He’s not your average gym bro. While Jose Hernandez is lifting weights, he’s probably thinking about new ways to use social media to reach his target audience: people who are the first in their families to invest. Born in Venezuela and raised below the poverty line in the U.S., Hernandez got a shot at college through a baseball scholarship. When he started working in wealth management, he felt his talents were wasted on clients who were already rich. So he took a bet on himself and launched Financial University, his playbook for creating new family wealth.
When you think of creating generational wealth, think of Ellie Diop. This entrepreneur used a $1,200 stimulus check to buy a ring light, a new iPhone, and a web domain—and scaled her digital marketing consulting business to $1 million in 10 months. Here’s the kicker: She’s investing her newfound wealth in her four children, setting up custodial Roth IRAs that will make each of them millionaires by their 30s. Diop said it best herself: “You may not come from a rich family, but by taking action today and being consistent, a rich family can come from you.” 
She was a teen mom. By 26, she was divorced and in $25,000 of debt. She tried to go to college four times, dropping out each time because of tuition or childcare costs. Though you may know her by her professional name, Broke Black Girl, Dasha Kennedy is a success story. Her struggle inspired her to launch a Facebook group as a safe space for Black women to learn about money. Today, that’s just one of the ways Kennedy connects and empowers women of color to build wealth and get out of debt.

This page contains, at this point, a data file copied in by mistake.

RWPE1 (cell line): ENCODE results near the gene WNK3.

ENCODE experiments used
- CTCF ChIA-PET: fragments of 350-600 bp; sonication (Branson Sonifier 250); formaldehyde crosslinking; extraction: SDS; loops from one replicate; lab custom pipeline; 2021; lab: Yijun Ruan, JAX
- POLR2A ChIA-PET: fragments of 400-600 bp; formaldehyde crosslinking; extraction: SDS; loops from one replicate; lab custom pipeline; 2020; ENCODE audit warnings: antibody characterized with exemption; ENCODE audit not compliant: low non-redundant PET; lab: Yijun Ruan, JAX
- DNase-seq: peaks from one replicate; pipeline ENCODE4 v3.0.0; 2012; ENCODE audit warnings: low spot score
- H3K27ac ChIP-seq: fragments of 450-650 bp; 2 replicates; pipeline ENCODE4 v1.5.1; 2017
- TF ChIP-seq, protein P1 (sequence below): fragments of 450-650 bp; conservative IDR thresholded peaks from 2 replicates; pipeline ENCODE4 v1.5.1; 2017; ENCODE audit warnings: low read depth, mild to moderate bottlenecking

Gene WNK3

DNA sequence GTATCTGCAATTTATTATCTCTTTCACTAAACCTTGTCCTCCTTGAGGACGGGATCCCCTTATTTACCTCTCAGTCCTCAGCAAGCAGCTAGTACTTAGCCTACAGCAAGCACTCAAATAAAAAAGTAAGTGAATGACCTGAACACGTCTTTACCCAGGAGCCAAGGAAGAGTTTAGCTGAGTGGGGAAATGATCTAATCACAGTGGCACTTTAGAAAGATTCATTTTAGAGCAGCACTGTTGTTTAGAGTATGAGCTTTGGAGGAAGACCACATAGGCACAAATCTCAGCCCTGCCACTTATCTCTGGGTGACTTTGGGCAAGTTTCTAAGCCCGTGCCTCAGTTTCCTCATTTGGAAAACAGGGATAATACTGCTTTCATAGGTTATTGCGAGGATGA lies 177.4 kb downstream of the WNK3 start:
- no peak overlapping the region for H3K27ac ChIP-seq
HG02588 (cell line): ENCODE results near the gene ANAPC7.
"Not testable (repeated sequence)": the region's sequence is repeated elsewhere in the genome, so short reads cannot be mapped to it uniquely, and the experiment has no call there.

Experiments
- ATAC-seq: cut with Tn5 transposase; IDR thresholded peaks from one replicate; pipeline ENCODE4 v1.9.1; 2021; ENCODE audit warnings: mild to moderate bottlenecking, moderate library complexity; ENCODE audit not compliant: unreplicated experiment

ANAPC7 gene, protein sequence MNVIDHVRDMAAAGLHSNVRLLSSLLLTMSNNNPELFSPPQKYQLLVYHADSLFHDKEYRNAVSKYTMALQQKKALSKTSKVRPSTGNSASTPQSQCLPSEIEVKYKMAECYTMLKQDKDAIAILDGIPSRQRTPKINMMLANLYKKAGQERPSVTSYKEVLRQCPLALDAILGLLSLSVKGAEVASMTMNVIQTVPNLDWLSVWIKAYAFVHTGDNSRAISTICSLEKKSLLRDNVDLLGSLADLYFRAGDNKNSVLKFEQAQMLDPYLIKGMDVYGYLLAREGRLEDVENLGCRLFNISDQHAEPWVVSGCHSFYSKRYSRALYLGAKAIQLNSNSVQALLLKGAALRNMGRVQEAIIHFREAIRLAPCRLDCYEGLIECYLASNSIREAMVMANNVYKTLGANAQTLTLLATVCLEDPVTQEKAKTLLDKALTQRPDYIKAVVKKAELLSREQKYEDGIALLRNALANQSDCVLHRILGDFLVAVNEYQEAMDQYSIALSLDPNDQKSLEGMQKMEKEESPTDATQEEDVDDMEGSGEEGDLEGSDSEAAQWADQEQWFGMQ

She wants money, and she’s not afraid to say it. Jannese Torres is the creator of Yo Quiero Dinero, a podcast about passive income from a woman who lives it every day. Unfulfilled by her six-figure corporate job as a process engineer, Torres negotiated remote work long before COVID made it common, and she used the flexibility to launch a Puerto Rican food blog. Now it pulls in over $100,000 a year in ad revenue, just one of several hands-off income streams the entrepreneur coach has used to achieve financial independence.
Julien and Kiersten Saunders are a package deal. They’re the married couple behind Rich & Regular, a podcast and blog in which they talk about sharing finances with your partner, raising kids to have a positive relationship with money, and creating generational wealth. They’ll even tell you about the time they broke up over Kiersten’s spending habits. The Saunders are changing the perception of financial independence to include more regular Black families like theirs. “It is harder, but it’s still possible,” Kiersten
Getting laid off can actually make you a great career coach. That’s what happened to Mandi Woodruff-Santos in 2010, and since then she’s been working smarter, negotiating harder, and sharing her career resiliency tips on the podcast Brown Ambition (which she co-hosts alongside Tiffany “The Budgetnista” Aliche) and with her MandiMoney Makers community. Behind the scenes, Woodruff-Santos has been a freelance editor and informal confidant for NextAdvisor, but we love to see her out in front as an example of professional excellence.